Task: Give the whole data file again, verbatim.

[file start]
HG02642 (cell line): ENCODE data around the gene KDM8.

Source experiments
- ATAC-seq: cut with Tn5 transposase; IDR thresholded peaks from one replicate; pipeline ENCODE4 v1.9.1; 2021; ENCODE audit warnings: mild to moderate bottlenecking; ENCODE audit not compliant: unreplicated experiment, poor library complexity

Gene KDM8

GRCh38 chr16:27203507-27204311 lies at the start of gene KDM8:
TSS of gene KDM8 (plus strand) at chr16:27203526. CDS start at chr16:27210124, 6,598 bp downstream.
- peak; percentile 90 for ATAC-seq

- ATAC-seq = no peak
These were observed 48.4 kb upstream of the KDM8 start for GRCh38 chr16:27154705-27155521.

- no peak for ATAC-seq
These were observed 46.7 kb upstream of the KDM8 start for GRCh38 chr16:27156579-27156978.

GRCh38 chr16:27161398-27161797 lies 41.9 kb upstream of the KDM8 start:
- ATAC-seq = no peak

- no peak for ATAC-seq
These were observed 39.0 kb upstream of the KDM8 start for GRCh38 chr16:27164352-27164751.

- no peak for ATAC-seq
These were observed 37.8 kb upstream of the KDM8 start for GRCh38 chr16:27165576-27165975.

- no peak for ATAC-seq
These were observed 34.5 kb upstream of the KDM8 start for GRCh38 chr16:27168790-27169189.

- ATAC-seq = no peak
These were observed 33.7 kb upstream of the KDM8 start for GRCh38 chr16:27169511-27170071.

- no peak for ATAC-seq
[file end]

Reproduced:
HG02642 (cell line): ENCODE data around the gene KDM8.

Source experiments
- ATAC-seq: cut with Tn5 transposase; IDR thresholded peaks from one replicate; pipeline ENCODE4 v1.9.1; 2021; ENCODE audit warnings: mild to moderate bottlenecking; ENCODE audit not compliant: unreplicated experiment, poor library complexity

Gene KDM8

GRCh38 chr16:27203507-27204311 lies at the start of gene KDM8:
TSS of gene KDM8 (plus strand) at chr16:27203526. CDS start at chr16:27210124, 6,598 bp downstream.
- peak; percentile 90 for ATAC-seq

- ATAC-seq = no peak
These were observed 48.4 kb upstream of the KDM8 start for GRCh38 chr16:27154705-27155521.

- no peak for ATAC-seq
These were observed 46.7 kb upstream of the KDM8 start for GRCh38 chr16:27156579-27156978.

GRCh38 chr16:27161398-27161797 lies 41.9 kb upstream of the KDM8 start:
- ATAC-seq = no peak

- no peak for ATAC-seq
These were observed 39.0 kb upstream of the KDM8 start for GRCh38 chr16:27164352-27164751.

- no peak for ATAC-seq
These were observed 37.8 kb upstream of the KDM8 start for GRCh38 chr16:27165576-27165975.

- no peak for ATAC-seq
These were observed 34.5 kb upstream of the KDM8 start for GRCh38 chr16:27168790-27169189.

- ATAC-seq = no peak
These were observed 33.7 kb upstream of the KDM8 start for GRCh38 chr16:27169511-27170071.

- no peak for ATAC-seq